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Click and Collect- Why financial services companies need a digital first collections strategy

Recent figures from the Bank of England seem to indicate that we are heading for a fresh household debt crisis in the UK. People are borrowing at the fastest rate in almost a decade as confidence in the economic recovery grows. Consumer credit rose by £1.2 billion between September and October, putting the annual growth rate at 8.2%.

The situation is now getting to the point where the Financial Policy Committee is considering action to curb the unsecured lending market and stem the ever increasing mountain of consumer debt. While these measures may help to alleviate the situation, it is also very evident that companies involved in financial services need to have  robust collections policies and processes in place that are at the same time fair, transparent and take into consideration the individual circumstances of each person struggling with debt.

The FCA recently estimated that the number of people in ‘serious debt’ in the UK could be as high as nine million. A company’s responsibility to its customer is of huge importance if we intend to learn from the mistakes of 2008 onwards. Regulation, common sense and business acumen all demand it. For many people this means digital first, with stressful calls, face to face meetings and piled up letters becoming a thing of the past. Indeed, our own research found that a third of people would always choose an online option as their primary port of call when managing debts.

The benefits of the digital first approach are wide ranging for both the individuals in debt, as well as the company when done in the right way. The most important positive for the individual is the sense that they are taking control of the situation, rather than feeling hounded in what could be a stressful and embarrassing time. The importance of this really cannot be underestimated - it is empowering for the individual and also provides a much better opportunity for a positive final outcome.

Businesses also need to remember that while people may fall on hard times there is nothing to say that they won’t become a profitable customer in the future and the collections process can either represent a future brand ambassador or turn them off your brand forever.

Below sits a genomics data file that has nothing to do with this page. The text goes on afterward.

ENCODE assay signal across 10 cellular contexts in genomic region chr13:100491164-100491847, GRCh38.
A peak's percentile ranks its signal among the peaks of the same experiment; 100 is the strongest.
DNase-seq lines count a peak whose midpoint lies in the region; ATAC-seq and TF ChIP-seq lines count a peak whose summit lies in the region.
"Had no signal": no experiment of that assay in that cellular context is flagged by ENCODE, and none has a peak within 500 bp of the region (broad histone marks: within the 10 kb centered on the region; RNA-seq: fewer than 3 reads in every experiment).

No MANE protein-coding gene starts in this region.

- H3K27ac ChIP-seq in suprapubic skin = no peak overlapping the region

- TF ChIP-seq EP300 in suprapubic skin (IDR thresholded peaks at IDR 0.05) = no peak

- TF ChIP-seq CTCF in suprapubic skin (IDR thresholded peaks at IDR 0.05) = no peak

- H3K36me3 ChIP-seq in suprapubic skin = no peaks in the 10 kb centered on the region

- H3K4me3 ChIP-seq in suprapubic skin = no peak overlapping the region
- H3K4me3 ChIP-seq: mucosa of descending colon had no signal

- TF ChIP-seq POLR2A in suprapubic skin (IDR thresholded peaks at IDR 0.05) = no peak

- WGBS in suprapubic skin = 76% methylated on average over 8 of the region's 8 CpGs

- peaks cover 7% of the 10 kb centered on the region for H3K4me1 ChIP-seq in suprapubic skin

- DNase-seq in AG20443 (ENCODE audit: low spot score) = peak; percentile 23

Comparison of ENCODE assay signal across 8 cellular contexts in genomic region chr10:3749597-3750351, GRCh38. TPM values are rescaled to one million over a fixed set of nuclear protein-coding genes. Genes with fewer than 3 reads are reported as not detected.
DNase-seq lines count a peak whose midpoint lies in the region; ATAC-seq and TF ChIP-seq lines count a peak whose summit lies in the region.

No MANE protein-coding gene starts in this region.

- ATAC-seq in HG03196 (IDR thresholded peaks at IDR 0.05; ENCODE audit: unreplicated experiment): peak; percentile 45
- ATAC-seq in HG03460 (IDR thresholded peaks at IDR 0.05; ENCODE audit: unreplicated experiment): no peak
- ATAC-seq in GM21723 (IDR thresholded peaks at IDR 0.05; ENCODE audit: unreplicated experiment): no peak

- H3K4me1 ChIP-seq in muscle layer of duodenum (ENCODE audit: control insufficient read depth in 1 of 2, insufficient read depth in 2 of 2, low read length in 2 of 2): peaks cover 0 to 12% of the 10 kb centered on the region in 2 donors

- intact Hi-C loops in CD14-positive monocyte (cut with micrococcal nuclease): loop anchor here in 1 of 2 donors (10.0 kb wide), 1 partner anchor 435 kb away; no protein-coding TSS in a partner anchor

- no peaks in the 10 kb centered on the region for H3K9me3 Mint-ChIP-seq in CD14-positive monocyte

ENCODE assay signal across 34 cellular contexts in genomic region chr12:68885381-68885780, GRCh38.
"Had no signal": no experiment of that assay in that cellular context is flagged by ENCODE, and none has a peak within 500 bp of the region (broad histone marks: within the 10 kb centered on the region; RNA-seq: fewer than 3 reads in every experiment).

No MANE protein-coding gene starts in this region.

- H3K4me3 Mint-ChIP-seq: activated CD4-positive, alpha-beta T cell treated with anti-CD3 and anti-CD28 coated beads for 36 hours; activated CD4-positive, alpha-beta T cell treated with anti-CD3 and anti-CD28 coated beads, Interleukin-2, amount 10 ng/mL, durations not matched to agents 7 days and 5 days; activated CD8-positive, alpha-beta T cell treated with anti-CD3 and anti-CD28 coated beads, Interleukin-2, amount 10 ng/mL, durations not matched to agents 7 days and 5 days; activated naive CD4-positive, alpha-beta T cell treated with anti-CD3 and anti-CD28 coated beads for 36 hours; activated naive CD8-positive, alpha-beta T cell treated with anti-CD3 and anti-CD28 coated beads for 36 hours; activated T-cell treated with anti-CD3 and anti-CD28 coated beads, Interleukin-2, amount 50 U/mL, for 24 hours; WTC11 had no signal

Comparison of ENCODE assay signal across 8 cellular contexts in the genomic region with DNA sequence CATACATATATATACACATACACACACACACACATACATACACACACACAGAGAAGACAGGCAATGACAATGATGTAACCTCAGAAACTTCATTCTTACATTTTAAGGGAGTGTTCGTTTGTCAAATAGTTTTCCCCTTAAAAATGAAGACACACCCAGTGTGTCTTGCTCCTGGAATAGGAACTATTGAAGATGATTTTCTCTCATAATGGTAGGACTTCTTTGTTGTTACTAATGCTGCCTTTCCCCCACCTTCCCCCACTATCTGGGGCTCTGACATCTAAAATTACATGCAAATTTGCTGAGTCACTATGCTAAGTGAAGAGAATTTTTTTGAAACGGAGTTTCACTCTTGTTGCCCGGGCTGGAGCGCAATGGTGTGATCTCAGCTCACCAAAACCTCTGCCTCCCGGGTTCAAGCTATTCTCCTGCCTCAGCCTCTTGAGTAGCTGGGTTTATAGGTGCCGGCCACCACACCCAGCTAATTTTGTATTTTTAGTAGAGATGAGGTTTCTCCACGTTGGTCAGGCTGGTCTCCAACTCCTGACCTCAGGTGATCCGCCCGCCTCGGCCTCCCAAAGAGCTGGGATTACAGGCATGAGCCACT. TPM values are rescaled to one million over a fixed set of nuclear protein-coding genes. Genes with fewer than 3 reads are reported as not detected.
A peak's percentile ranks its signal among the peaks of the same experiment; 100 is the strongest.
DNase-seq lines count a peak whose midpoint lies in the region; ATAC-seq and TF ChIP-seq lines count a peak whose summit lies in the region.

The additional business argument for online collections is also compelling on its own. Online collections can not only speed up the whole process, they can also increase recovery rates and reduce operational costs.

Furthermore, this is not just reserved for the digitally-savvy millennials. We are seeing a trend of people of all ages turning to the online option to gain control of their finances. There may be another gathering storm of consumer debt but a solid collections strategy can held guide customers, and ultimately businesses, to calmer waters. 



Comments: (3)

Ketharaman Swaminathan
Ketharaman Swaminathan - GTM360 Marketing Solutions - Pune 09 December, 2015, 12:33Be the first to give this comment the thumbs up 0 likes

Am I understand from this that the 9M people in UK in "serious debt" are flush with funds and are unable to repay their debts because their lenders are unable to collect them digitally?

A Finextra member
A Finextra member 11 December, 2015, 10:21Be the first to give this comment the thumbs up 0 likes

Many thanks for your question. No, this is not what I am suggesting. However, by reaching out to customers through another channel, it's very likely that a proportion of them who are in a position to begin managing down their arrears will respond to a new channel which enables them to make payments, agree future payments or set repayment schedules without the need to speak directly to a call centre agent. By re-gaining control, it may also increase the likelihood of repayment arrangements being kept. 

Ketharaman Swaminathan
Ketharaman Swaminathan - GTM360 Marketing Solutions - Pune 11 December, 2015, 16:23Be the first to give this comment the thumbs up 0 likes

TY for your response. The tepid adoption rate of mobile payments shows that, even when people want to pay, like for instore shopping, not too many of them opt to pay by mobile / digital channel. Against that backdrop, I strongly doubt if people that otherwise won't / can't pay suddenly start paying up just because they can do so via digital channel. On another note, assuming that these 9M people in "serious debt" have seriously defaulted, they may already have gone out of the reckoning for future loans from banks. Therefore, it may be prudent for banks - at least that's what I recommended to them in Let Banks Chase Their Defaulters Instead Of Seeking Bailouts - to focus exclusively on recovering their outstandings from this segment rather than get diverted by side topics like collection channel, future brand ambassadorship potential of this segment, and so on.

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